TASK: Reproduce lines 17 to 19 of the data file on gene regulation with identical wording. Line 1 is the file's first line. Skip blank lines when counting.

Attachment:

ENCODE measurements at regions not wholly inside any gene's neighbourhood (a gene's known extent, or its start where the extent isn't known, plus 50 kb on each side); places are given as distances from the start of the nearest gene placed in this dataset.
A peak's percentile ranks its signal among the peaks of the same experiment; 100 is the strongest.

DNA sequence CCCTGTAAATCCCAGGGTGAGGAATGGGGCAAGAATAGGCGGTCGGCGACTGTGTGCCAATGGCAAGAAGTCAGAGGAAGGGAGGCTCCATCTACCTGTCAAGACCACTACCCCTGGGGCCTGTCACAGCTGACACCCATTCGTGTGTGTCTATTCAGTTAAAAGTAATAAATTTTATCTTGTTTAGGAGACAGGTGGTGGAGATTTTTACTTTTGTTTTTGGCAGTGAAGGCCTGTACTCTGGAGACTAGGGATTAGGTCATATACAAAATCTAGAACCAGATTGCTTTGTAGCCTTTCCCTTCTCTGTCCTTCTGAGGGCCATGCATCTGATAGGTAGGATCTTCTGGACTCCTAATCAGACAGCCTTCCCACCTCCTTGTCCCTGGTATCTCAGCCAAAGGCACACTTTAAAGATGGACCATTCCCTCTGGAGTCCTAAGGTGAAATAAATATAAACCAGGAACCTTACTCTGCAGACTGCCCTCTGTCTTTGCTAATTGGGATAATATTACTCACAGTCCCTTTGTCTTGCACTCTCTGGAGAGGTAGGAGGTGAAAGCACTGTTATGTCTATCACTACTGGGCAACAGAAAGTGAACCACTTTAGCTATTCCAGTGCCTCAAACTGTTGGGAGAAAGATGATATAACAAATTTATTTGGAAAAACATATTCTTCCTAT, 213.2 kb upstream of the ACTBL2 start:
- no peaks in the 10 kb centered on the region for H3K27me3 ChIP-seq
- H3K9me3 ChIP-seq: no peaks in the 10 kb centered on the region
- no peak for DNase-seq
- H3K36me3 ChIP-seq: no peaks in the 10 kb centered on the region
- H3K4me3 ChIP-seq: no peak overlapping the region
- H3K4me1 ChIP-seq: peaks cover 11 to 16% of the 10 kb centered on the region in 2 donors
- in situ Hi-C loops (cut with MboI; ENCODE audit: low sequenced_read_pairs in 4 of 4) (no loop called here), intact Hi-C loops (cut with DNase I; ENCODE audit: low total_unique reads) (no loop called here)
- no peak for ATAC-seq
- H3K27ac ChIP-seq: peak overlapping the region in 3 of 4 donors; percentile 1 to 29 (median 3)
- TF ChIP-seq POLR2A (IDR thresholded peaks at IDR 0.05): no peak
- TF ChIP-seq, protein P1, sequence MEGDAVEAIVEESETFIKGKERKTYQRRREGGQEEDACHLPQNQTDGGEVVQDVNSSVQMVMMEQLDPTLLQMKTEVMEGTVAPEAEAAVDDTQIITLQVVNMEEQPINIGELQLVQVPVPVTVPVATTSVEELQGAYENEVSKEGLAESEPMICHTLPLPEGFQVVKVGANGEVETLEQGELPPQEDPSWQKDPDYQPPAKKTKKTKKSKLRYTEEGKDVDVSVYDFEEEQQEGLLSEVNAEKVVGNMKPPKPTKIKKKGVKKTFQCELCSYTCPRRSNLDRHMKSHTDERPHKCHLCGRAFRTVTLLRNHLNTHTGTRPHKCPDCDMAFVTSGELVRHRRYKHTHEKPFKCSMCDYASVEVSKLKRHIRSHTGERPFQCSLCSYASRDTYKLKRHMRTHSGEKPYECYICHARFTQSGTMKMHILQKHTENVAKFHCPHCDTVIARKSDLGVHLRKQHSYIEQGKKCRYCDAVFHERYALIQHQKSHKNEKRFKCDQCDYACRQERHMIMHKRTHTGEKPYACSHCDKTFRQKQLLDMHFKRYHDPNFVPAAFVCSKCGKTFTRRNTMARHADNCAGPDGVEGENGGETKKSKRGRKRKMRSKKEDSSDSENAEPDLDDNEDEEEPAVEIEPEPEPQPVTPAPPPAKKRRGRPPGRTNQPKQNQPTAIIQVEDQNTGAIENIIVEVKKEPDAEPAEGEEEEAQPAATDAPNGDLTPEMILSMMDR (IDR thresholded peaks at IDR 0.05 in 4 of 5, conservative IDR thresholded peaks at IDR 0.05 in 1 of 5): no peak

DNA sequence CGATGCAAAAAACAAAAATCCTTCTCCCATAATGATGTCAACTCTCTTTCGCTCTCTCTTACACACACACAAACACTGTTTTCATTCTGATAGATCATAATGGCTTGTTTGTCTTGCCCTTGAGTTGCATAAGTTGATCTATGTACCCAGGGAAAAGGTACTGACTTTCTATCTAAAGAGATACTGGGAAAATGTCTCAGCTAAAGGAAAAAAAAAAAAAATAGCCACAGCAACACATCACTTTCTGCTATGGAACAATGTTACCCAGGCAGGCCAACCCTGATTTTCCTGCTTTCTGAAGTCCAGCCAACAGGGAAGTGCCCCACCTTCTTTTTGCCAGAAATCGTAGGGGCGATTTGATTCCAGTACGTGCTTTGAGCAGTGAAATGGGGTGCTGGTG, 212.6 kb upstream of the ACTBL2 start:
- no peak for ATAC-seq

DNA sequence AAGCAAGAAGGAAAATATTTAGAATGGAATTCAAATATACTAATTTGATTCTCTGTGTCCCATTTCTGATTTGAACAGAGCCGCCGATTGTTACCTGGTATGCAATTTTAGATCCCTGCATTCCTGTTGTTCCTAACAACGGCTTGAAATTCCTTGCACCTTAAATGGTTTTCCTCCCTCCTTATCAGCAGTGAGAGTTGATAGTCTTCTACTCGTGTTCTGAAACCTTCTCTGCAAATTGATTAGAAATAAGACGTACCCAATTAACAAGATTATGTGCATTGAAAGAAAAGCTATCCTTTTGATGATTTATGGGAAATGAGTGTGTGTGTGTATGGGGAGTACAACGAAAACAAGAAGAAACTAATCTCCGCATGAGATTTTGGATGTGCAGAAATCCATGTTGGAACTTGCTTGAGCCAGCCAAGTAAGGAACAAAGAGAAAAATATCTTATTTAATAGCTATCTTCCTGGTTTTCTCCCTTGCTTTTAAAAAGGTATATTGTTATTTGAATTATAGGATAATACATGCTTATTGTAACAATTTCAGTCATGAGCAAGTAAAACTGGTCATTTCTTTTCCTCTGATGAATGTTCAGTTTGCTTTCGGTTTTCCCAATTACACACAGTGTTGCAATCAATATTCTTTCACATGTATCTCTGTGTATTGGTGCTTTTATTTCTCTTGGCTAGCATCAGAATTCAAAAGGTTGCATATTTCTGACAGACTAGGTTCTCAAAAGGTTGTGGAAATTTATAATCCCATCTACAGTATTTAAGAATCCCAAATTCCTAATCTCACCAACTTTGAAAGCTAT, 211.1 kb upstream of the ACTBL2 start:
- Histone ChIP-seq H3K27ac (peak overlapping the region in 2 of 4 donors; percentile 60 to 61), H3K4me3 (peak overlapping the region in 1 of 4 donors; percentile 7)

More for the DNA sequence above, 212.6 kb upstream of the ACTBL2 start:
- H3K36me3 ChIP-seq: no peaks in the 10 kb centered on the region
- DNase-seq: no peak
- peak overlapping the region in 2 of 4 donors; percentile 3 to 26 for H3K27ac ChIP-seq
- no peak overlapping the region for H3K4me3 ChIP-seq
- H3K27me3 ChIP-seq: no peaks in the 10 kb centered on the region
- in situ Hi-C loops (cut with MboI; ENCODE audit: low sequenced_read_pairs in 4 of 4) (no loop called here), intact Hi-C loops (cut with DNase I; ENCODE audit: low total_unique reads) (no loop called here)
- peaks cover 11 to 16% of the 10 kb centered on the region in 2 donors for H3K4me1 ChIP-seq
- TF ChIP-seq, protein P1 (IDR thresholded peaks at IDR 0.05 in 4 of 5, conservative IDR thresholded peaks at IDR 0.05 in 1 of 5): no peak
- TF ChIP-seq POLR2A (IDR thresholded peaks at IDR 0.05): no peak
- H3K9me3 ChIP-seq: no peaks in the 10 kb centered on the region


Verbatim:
DNA sequence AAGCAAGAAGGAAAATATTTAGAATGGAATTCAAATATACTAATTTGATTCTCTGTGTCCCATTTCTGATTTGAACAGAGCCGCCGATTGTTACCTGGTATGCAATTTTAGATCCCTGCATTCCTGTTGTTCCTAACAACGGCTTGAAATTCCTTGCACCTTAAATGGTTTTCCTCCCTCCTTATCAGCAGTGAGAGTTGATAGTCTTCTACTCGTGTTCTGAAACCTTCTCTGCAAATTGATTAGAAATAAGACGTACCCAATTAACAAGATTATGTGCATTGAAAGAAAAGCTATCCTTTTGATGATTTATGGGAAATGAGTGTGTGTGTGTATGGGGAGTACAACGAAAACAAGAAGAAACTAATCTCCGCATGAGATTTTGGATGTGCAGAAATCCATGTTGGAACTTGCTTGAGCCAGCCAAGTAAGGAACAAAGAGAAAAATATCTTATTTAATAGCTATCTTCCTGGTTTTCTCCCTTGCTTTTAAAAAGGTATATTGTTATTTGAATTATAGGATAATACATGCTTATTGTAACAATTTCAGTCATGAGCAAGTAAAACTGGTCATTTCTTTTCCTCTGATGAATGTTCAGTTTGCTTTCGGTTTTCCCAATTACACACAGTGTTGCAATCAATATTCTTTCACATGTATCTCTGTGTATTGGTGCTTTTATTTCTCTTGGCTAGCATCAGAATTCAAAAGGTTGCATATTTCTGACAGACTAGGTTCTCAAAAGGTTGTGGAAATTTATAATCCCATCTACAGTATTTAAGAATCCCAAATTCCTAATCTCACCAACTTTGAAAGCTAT, 211.1 kb upstream of the ACTBL2 start:
- Histone ChIP-seq H3K27ac (peak overlapping the region in 2 of 4 donors; percentile 60 to 61), H3K4me3 (peak overlapping the region in 1 of 4 donors; percentile 7)

More for the DNA sequence above, 212.6 kb upstream of the ACTBL2 start: